I just received the Career Innovation Newsletter containing a link to an article When Performance-Related Pay Backfires. It previews a day of discussion of recent research on performance related pay that was held on June 30 2009 at the London School of Economics (LSE)
One piece of research, by Samuel Bowles and Sandra Reyes of the Santa Fe Institute, was an analysis of 51 separate experimental studies of financial incentives in employment relations' . The paper has the rather daunting title of "Economic Incentives and Social Preferences: A Preference-Based Lucas Critique of Public Policy". The Abstract is not for the faint-hearted:
Policies and explicit incentives designed for self-regarding individuals sometimes are less effective or even counterproductive when they diminish altruism, ethical norms and other social preferences. Evidence from 51 experimental studies indicates that this crowding out effect is pervasive, and that crowding in also occurs. A model in which self-regarding and social preferences may be either substitutes or complements is developed and evidence for the mechanisms underlying this non-additivity feature of preferences is provided. The result is a preference-based analogue to the Lucas Critique restricting feasible implementation to allocations that are supportable given the effect of incentives on preferences.
But this has been simplified for those of us not deep in the academic research sphere. Dr Bernd Irlenbusch from the LSE's Department of Management translates:
'We find that financial incentives may indeed reduce intrinsic motivation and diminish ethical or other reasons for complying with workplace social norms such as fairness. As a consequence, the provision of incentives can result in a negative impact on overall performance,'
(In my current mode of trying to learn some Chinese, through the BBC, I find there are two modes of writing it one is in 'simplified characters' the other 'complex characters', also known as 'traditional form'. This seems an apt parallel between academic writing and newspaper reporting of it.)
Another research paper mentioned was Dr Oriana Bandiera's who, with two colleagues, researched team incentives. Her abstract opens with
Team incentives can affect productivity both through changes in worker effort and in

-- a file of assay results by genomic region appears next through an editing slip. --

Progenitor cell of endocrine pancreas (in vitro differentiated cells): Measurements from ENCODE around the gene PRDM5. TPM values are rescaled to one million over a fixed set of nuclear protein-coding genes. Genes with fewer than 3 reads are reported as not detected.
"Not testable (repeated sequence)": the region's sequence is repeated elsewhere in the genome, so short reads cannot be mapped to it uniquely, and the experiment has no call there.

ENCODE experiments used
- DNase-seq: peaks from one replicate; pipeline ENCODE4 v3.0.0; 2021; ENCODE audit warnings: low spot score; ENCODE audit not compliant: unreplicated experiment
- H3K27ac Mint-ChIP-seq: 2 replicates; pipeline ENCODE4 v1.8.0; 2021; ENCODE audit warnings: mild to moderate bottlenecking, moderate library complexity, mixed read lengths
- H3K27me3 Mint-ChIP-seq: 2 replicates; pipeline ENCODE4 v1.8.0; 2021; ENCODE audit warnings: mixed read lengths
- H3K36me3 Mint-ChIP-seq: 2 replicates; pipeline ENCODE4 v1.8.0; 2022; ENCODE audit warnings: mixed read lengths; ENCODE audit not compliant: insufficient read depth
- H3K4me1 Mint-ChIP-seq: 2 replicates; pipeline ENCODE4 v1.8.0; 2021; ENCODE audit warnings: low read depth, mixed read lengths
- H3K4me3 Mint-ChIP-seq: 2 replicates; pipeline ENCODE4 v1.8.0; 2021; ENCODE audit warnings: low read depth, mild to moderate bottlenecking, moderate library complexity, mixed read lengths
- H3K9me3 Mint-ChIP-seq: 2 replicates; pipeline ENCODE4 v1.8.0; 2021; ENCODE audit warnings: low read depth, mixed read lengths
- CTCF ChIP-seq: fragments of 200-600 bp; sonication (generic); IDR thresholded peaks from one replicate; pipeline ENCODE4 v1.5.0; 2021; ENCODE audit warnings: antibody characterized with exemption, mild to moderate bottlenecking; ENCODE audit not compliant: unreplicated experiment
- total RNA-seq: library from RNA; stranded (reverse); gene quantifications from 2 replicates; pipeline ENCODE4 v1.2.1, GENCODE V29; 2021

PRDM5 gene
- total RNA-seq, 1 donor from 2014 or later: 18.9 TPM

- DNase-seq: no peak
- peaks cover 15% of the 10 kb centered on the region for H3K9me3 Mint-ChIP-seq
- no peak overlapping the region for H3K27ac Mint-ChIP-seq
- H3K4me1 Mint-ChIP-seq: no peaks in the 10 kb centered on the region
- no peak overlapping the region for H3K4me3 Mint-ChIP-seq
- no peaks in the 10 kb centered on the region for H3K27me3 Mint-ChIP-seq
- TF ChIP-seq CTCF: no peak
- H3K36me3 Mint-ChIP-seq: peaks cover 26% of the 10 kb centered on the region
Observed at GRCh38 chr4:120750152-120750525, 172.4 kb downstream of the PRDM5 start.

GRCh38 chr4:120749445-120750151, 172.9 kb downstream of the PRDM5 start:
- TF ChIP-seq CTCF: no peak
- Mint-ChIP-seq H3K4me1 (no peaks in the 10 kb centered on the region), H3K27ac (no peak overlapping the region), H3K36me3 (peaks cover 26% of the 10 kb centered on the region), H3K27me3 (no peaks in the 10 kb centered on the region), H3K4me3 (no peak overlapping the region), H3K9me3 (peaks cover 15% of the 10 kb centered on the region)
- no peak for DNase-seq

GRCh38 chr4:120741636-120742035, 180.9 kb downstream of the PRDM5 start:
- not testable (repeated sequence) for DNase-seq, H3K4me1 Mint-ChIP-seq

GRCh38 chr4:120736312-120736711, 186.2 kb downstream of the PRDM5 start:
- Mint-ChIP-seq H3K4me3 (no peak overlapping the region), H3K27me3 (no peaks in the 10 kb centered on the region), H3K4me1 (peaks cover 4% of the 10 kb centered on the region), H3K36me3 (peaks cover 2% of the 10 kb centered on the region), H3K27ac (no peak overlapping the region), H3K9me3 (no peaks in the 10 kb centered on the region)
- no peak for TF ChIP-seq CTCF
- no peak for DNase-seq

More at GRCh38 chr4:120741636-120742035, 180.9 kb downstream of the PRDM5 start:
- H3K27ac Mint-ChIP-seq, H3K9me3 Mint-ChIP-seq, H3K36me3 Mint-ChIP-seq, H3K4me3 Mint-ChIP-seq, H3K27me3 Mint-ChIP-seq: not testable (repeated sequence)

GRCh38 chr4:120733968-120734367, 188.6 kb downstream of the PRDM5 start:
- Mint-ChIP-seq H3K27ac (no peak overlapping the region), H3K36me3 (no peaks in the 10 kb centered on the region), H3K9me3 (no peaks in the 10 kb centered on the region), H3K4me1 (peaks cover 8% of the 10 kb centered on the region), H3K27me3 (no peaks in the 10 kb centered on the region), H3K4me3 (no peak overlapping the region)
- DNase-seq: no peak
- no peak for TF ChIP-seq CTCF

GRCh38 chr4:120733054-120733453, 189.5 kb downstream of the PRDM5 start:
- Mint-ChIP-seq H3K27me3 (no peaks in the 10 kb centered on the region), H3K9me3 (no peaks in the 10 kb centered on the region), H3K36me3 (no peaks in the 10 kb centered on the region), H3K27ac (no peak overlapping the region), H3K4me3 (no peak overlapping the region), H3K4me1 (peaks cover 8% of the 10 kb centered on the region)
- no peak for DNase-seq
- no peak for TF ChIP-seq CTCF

team composition. We present evidence from a field experiment that allows us to compare three common team incentive schemes: piece rates, performance feedback, and tournaments. Theory illustrates that when workers face a trade-off between matching by ability and by social ties, providing stronger incentives can lead high ability workers to prefer to form teams with similarly skilled colleagues instead of colleagues they are socially linked to.
What the newspaper article does not mention is another piece of research conducted by Bandiera on Matching Firms, Managers, and Incentives
"This paper aims to provide evidence on the match between firms and managers through the adoption of different managerial practices. Using a survey specifically designed for this purpose we collect detailed information on managerial incentive policies – both explicit as performance bonuses and implicit as career advancement – and on the individual characteristics of managers and firms. Informed by incentive theory, we collect measures of the managers' talent and risk aversion, as both variables affect the managers' preference towards different incentive schemes."
What the researchers find is that there is a correlation between a manager's risk appetite, talent, and choices about incentive schemes.
The power of incentives is positively correlated with managers risk tolerance and measured ability and where incentives are more powerful managers exert more effort, are paid more and are more satisfied, as implied by our theory. We also show that firms that offer high powered incentives perform better and this result holds even after controlling for the type of ownership." (They investigated family owned and 'widely' owned companies.)
These various pieces of research led me to the (fairly obvious) conclusion that designing workable incentive schemes is a complex undertaking – what works for one person/organization does not work for another. Again the notion of a flexible or menu based scheme came to mind.